Many of the exercises in Balance on the Ball have been inspired by specific mat or apparatus exercises developed by Joseph Pilates. The Ball exercises, however, are not necessarily more effective than traditional Pilates exercises. Each technique has one basic benefit that the other cannot provide. Much of the Pilates Method uses equipment with springs that provide resistance. Just as with other forms of resistance training—weights, bands and tubing—this will increase your muscle mass faster and to a greater degree than will non-resistive training, especially in the major muscles of your arms and legs. The Ball, on the other hand, provides the element of instability which increases the potential for strengthening the abdominals and other core muscles.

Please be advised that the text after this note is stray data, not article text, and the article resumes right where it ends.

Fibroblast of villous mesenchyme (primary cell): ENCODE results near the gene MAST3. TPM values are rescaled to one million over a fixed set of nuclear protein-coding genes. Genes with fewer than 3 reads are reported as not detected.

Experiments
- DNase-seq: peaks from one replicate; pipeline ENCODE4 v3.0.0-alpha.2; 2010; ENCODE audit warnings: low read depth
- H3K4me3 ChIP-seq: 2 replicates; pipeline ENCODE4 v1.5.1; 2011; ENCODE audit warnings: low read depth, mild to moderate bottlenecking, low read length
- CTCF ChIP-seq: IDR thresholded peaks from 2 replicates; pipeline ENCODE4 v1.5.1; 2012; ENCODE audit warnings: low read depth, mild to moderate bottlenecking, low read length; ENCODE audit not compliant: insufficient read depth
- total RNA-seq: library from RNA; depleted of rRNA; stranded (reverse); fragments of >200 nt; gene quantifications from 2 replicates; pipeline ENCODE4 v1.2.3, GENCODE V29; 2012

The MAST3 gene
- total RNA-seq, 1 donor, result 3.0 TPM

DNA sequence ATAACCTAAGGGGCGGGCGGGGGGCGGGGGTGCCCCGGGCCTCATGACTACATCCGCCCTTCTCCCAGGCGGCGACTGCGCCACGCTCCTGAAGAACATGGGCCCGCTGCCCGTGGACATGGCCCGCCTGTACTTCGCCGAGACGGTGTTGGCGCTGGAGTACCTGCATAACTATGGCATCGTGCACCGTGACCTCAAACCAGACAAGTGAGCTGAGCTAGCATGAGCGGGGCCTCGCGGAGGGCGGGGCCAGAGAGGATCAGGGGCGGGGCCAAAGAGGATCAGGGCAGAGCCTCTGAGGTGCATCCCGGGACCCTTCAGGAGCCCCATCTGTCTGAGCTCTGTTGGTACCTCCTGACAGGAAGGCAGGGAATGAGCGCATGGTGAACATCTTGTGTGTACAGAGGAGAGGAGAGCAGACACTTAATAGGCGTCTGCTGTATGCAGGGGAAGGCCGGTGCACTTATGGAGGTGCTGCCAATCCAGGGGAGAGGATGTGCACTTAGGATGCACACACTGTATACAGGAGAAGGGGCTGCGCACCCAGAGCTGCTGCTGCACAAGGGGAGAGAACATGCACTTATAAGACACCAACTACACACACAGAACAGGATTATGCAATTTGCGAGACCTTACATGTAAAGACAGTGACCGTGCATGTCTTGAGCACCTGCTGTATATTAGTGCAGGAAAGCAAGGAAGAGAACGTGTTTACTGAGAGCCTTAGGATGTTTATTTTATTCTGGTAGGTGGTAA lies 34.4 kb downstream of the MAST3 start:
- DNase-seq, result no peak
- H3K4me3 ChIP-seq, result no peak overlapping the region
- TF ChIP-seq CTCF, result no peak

Despite these two significant differences, there are many similar benefits:
- Stretching and strengthening are often combined within the same exercise.
- Stabilization of the spine is important in improving posture and alignment as well as preventing injury.
- The body is strengthened from the inside out, working the muscles closest to the core of the body, then progressing to the larger muscle groups of the extremities.
- Whole body movement is used, often working in more than one range of motion at a time. This is more functional than isolating separate muscle groups.
- Balance is an essential concept. All major muscle groups are strengthened and stretched equally so that there is a sense of symmetry throughout the entire body.
These photos illustrate how a Pilates exercise—in this case, the Pull Up performed on the Wunda Chair—can be adapted to the Ball.
Photo (left): Krisztián Mélykúti and Zsuzsanna Bokor, Balance Pilates Studio, Budapest, Hungary